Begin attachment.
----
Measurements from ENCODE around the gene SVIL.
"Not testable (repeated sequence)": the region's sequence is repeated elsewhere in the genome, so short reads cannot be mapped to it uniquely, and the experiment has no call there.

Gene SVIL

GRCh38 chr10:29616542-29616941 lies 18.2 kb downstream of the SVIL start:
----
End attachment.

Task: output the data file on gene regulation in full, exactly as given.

Measurements from ENCODE around the gene SVIL.
"Not testable (repeated sequence)": the region's sequence is repeated elsewhere in the genome, so short reads cannot be mapped to it uniquely, and the experiment has no call there.

Gene SVIL

GRCh38 chr10:29616542-29616941 lies 18.2 kb downstream of the SVIL start: